Approximately 100 non-governmental representatives participated in a civil society round-table prior to the opening of the meeting. Their discussion illustrated particularly divergent views on evolving concepts of tolerance and equal rights for all persons regardless of sexual orientation or gender identity on the one hand and, on the other, the concerns of representatives of some religious groups that their rights may be placed in conflict with these evolving norms. (The case of a Swedish pastor charged in 2003 under Sweden’s hate speech laws for giving a particularly vitriolic anti-homosexuality speech was presented as one of several examples. The Swedish Supreme Court finally overturned his conviction as, i.a., a violation of the European Convention on Human Rights.)
A number of NGOs made positive reference to the “Toledo Guiding Principles on Teaching about Religions and Beliefs in Public Schools,” prepared by the OSCE Advisory Council of Experts on Religion or Belief in 2007. However, it was suggested that these principles were not known to all the NGOs present and therefore could not be referenced in their consensus recommendations.
NGO recommendations which did emerge from this civil society roundtable were limited, and included a call for freedom of religion or belief to be “mainstreamed” in the work of the OSCE, for OSCE participating States to implement their commitments in this field and to draw on the expertise of ODIHR in doing so, and for the participating States to support a public space for dialogue. There was broad and deep support for recognition of the rule of law as an essential pre-requisite for full enjoyment of freedom of religion or belief.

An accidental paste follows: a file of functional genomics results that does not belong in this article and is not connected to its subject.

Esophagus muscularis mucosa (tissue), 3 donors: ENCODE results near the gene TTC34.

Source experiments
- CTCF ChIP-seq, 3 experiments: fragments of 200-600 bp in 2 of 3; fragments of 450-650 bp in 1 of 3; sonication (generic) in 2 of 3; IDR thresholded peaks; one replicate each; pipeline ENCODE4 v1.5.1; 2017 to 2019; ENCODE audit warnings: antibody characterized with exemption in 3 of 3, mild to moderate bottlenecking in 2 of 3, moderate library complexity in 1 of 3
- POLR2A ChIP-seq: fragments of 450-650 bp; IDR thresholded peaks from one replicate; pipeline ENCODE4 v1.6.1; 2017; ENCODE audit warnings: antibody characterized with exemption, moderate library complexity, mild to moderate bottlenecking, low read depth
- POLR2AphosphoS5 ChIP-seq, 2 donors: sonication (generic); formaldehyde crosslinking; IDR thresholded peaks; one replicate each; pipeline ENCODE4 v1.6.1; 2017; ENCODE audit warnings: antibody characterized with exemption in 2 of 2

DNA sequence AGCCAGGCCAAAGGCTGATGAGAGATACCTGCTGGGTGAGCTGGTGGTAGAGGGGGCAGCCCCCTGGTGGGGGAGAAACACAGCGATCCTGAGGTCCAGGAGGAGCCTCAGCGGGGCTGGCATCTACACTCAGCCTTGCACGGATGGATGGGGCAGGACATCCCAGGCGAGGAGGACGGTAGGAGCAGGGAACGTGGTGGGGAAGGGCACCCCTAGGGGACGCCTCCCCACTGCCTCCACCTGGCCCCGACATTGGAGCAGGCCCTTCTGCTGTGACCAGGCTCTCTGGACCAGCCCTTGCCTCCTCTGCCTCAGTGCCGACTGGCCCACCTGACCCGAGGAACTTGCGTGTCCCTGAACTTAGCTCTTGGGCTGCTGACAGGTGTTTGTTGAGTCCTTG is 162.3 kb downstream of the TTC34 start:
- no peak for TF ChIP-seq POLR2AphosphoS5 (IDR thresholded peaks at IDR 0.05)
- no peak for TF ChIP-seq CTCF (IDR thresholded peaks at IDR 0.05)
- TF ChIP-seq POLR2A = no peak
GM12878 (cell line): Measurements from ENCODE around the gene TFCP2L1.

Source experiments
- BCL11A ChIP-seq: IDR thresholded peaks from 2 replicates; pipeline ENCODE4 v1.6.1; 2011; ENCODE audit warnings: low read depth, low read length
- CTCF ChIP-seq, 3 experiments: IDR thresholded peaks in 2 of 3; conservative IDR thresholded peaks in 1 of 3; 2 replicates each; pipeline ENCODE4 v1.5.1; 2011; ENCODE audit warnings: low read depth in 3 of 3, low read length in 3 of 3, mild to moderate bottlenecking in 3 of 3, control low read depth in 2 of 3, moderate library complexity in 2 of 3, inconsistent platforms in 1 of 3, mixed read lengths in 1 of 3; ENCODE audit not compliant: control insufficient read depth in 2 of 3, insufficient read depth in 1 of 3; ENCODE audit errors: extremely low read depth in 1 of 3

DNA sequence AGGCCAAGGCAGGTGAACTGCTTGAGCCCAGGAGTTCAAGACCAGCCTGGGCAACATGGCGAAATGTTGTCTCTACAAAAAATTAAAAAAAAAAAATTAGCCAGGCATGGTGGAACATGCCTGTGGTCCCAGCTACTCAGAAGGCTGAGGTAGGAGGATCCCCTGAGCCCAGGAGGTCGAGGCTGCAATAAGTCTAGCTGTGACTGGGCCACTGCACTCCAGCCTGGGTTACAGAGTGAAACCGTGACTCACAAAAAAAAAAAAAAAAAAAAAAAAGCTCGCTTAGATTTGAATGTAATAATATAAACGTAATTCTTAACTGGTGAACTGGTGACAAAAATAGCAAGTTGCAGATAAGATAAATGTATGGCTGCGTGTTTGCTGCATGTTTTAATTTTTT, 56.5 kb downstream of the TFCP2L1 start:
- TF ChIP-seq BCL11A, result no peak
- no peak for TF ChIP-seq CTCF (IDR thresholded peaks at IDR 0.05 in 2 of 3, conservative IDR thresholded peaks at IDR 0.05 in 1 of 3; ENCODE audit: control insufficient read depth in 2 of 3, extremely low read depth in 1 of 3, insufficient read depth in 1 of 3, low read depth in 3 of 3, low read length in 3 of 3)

In addition, NGOs organized side events, including an event by Freedom House focused on issues relating to the 2010 chairmanship of the OSCE by Kazakhstan. Freedom House shared information on its newly launched website, www.oscemonitor.org, created to examine the human rights and democracy promotion work in the OSCE, with a special emphasis on Kazakhstan’s 2010 chairmanship. Freedom House described growing hostility towards “non-traditional” faiths in Kazakhstan, increasing state controls over religious communities, and the passage of a restrictive religion law after Astana secured the OSCE chairmanship.
Religious Liberties in the OSCE
The OSCE does hold regular discussions on freedom of religion. It is a regular agenda item at the OSCE’s annual two-week Human Dimension Implementation Meetings. (Those meetings are convened each fall in Warsaw, Poland, where the OSCE Office for Democratic Institutions and Human Rights is based.) The annual implementation review meetings cover the full range of OSCE human dimension commitments, and typically only one three-hour session is available for discussion of freedom of religion and belief. That amount of time is consistently inadequate for the large number of speakers who wish to address this subject, and it is often the case that some speakers are never able to take the floor and others have the time available for remarks restricted to just two or three minutes. The last OSCE Supplementary Human Dimension Meeting on religion was held in July 2003.